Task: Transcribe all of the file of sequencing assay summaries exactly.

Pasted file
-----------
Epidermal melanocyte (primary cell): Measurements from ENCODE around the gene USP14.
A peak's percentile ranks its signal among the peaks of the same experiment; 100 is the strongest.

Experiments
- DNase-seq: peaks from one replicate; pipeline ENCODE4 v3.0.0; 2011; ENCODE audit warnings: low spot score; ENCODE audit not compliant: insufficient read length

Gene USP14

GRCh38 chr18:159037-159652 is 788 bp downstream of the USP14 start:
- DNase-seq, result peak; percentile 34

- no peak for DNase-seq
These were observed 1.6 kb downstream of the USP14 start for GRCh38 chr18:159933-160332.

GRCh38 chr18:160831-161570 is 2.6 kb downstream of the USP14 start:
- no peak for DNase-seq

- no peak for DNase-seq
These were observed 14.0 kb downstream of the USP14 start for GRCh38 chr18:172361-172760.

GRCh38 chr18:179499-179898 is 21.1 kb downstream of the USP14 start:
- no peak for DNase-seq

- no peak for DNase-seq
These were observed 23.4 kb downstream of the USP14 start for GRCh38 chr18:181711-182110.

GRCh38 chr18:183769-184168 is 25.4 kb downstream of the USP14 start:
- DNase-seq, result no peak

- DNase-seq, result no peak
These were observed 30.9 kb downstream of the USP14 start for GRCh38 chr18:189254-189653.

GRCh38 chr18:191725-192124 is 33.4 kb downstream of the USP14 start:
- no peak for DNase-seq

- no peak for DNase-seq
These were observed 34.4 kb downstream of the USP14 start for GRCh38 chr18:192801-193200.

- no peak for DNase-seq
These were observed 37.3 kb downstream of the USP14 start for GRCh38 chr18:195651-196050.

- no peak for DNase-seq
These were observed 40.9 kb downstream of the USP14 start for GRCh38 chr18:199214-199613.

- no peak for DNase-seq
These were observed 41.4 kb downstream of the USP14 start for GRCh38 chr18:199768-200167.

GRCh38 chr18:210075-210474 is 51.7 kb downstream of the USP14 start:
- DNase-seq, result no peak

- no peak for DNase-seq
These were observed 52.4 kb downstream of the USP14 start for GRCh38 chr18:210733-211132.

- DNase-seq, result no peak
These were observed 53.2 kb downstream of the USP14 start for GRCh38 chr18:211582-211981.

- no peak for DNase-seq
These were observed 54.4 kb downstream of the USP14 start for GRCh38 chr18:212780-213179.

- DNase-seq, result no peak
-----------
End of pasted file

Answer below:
Epidermal melanocyte (primary cell): Measurements from ENCODE around the gene USP14.
A peak's percentile ranks its signal among the peaks of the same experiment; 100 is the strongest.

Experiments
- DNase-seq: peaks from one replicate; pipeline ENCODE4 v3.0.0; 2011; ENCODE audit warnings: low spot score; ENCODE audit not compliant: insufficient read length

Gene USP14

GRCh38 chr18:159037-159652 is 788 bp downstream of the USP14 start:
- DNase-seq, result peak; percentile 34

- no peak for DNase-seq
These were observed 1.6 kb downstream of the USP14 start for GRCh38 chr18:159933-160332.

GRCh38 chr18:160831-161570 is 2.6 kb downstream of the USP14 start:
- no peak for DNase-seq

- no peak for DNase-seq
These were observed 14.0 kb downstream of the USP14 start for GRCh38 chr18:172361-172760.

GRCh38 chr18:179499-179898 is 21.1 kb downstream of the USP14 start:
- no peak for DNase-seq

- no peak for DNase-seq
These were observed 23.4 kb downstream of the USP14 start for GRCh38 chr18:181711-182110.

GRCh38 chr18:183769-184168 is 25.4 kb downstream of the USP14 start:
- DNase-seq, result no peak

- DNase-seq, result no peak
These were observed 30.9 kb downstream of the USP14 start for GRCh38 chr18:189254-189653.

GRCh38 chr18:191725-192124 is 33.4 kb downstream of the USP14 start:
- no peak for DNase-seq

- no peak for DNase-seq
These were observed 34.4 kb downstream of the USP14 start for GRCh38 chr18:192801-193200.

- no peak for DNase-seq
These were observed 37.3 kb downstream of the USP14 start for GRCh38 chr18:195651-196050.

- no peak for DNase-seq
These were observed 40.9 kb downstream of the USP14 start for GRCh38 chr18:199214-199613.

- no peak for DNase-seq
These were observed 41.4 kb downstream of the USP14 start for GRCh38 chr18:199768-200167.

GRCh38 chr18:210075-210474 is 51.7 kb downstream of the USP14 start:
- DNase-seq, result no peak

- no peak for DNase-seq
These were observed 52.4 kb downstream of the USP14 start for GRCh38 chr18:210733-211132.

- DNase-seq, result no peak
These were observed 53.2 kb downstream of the USP14 start for GRCh38 chr18:211582-211981.

- no peak for DNase-seq
These were observed 54.4 kb downstream of the USP14 start for GRCh38 chr18:212780-213179.

- DNase-seq, result no peak